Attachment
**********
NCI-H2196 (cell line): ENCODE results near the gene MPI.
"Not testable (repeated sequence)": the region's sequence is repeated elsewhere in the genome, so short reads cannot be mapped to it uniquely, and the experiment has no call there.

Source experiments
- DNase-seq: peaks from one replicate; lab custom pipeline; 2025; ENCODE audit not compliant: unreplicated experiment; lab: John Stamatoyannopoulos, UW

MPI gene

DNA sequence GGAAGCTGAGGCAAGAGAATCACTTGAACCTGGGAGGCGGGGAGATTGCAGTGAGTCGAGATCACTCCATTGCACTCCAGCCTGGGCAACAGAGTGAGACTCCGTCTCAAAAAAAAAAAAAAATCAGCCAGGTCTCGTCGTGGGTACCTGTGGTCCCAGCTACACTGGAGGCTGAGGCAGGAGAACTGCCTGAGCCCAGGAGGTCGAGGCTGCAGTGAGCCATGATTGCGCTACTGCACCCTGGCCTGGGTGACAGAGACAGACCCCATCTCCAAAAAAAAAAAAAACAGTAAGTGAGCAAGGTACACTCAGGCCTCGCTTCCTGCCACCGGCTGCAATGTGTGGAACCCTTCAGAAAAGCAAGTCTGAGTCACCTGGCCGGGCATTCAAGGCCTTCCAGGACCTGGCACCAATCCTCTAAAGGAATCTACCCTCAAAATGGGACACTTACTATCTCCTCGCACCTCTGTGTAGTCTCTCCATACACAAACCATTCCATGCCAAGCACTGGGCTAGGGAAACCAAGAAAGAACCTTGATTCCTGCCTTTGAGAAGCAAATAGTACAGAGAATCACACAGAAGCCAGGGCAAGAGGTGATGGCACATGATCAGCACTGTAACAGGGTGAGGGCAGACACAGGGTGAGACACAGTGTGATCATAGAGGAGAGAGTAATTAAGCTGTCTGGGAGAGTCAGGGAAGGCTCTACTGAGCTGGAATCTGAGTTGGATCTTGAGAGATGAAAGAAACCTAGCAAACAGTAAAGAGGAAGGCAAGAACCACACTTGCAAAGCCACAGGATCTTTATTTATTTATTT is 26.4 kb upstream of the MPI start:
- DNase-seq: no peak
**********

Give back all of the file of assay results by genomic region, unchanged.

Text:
NCI-H2196 (cell line): ENCODE results near the gene MPI.
"Not testable (repeated sequence)": the region's sequence is repeated elsewhere in the genome, so short reads cannot be mapped to it uniquely, and the experiment has no call there.

Source experiments
- DNase-seq: peaks from one replicate; lab custom pipeline; 2025; ENCODE audit not compliant: unreplicated experiment; lab: John Stamatoyannopoulos, UW

MPI gene

DNA sequence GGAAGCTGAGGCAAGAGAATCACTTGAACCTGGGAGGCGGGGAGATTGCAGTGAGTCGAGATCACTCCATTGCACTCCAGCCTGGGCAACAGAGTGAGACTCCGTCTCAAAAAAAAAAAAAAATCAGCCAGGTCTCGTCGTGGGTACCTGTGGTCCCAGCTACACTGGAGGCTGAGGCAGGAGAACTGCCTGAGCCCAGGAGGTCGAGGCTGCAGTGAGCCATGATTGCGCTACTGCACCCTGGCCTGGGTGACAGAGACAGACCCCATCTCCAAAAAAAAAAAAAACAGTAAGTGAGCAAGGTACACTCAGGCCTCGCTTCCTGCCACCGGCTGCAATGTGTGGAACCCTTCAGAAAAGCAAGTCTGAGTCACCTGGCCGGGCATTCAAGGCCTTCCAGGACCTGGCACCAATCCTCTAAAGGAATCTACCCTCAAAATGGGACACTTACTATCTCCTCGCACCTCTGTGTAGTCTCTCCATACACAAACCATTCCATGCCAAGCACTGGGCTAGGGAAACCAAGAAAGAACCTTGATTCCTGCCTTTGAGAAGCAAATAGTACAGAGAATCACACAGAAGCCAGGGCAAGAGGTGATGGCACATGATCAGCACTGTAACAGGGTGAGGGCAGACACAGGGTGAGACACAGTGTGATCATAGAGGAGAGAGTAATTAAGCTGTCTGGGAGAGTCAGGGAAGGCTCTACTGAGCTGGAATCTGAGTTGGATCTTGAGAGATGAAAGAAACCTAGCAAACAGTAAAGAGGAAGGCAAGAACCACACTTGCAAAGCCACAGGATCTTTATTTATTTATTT is 26.4 kb upstream of the MPI start:
- DNase-seq: no peak